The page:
Who is Myfanwy (rhymes with Tiffany) Thomas? Myfanwy herself would like to know. At the beginning of Daniel O’Malley’s clever genre-bender, The Rook, “On Her Majesty’s Supernatural Secret Service,” a young woman wakes up in a London park with no memory of herself. A letter in her pocket, which begins “Dear You” and is signed “Sincerely, Me” tells her that she now inhabits the body of Myfanwy Alice Thomas. A second letter offers her a choice — leave London immediately and assume a new, moneyed identity far, far away, or become Myfanwy Thomas and track down the killers of the real Myfanwy’s memories. The second choice is more dangerous given that the new Myfanwy is surrounded by motionless bodies wearing latex gloves and that unknown enemies are hot on her trail. Move, Myfanwy!
More letters from “Me” provide explanations and instructions as Myfanwy pretends to be her former self, a high-level operative in the Chequy, the secret government agency that guards Britain against supernatural threats. There are more of these than you might imagine, and Myfanwy gets on-the-job training almost immediately when she’s called on to fight a mysterious, enveloping purple fungus. Thank goodness she has some special powers. She’s going to need them as she not only contends with ghosts, ghoulies and grafters, but also a conspiracy within the shadow world of the Chequy.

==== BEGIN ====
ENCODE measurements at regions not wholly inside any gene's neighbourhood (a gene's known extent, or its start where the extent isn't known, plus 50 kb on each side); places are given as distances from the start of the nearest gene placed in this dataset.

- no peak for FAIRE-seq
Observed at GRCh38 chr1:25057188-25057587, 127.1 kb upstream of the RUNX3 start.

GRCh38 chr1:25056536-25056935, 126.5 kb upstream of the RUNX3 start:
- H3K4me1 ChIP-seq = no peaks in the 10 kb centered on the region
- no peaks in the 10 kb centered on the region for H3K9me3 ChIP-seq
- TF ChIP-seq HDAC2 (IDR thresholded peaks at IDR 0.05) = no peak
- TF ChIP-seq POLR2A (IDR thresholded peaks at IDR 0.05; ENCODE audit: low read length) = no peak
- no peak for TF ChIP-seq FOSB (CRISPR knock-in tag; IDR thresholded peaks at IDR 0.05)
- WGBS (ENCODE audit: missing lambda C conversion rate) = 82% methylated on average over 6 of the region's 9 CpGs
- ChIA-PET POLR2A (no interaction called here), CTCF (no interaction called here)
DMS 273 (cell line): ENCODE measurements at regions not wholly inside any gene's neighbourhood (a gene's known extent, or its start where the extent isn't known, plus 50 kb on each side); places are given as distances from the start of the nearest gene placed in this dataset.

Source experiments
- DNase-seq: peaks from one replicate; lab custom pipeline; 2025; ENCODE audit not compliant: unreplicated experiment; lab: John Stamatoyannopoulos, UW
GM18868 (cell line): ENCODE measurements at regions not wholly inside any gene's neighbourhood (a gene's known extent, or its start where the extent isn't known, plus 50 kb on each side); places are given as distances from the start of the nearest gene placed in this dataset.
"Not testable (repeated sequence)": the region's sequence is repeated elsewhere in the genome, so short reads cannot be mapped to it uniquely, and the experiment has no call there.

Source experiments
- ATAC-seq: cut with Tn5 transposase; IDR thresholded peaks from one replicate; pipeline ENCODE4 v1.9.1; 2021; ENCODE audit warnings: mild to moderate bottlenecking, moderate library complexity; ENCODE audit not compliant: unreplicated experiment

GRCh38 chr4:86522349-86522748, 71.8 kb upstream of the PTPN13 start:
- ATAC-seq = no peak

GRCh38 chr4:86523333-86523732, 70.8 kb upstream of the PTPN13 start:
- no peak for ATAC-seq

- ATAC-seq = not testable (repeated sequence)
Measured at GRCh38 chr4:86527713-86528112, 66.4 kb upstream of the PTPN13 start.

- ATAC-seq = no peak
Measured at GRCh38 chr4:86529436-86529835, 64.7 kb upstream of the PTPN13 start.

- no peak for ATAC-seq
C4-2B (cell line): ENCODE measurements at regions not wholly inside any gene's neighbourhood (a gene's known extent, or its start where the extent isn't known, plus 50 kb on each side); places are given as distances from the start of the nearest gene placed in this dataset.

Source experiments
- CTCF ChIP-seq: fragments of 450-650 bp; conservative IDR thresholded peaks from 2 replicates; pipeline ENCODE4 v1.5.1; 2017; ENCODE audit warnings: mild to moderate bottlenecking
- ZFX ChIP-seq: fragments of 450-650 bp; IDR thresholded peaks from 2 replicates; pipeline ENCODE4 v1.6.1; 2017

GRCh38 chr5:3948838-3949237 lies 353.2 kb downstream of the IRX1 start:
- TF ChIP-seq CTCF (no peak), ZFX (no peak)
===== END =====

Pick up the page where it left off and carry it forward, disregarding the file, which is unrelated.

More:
This might sound a tad complicated, but O’Malley’s narrative is fast-paced and funny, a la Jasper Fforde’s Thursday Next novels and the BBC’s Dr. Who-spinoff, Torchwood. There’s some similar deft world-building as well, the villains are dastardly indeed, and there’s more to appealing Mywfany than meets the eye. Fun, fun, fun. Sign me up for the sequel.
Open Book: I read a digital edition of The Rook by Daniel O’Malley (Little, Brown) provided by the publisher through NetGalley. Since it is about to expire, I’ll be buying a copy to keep and reread.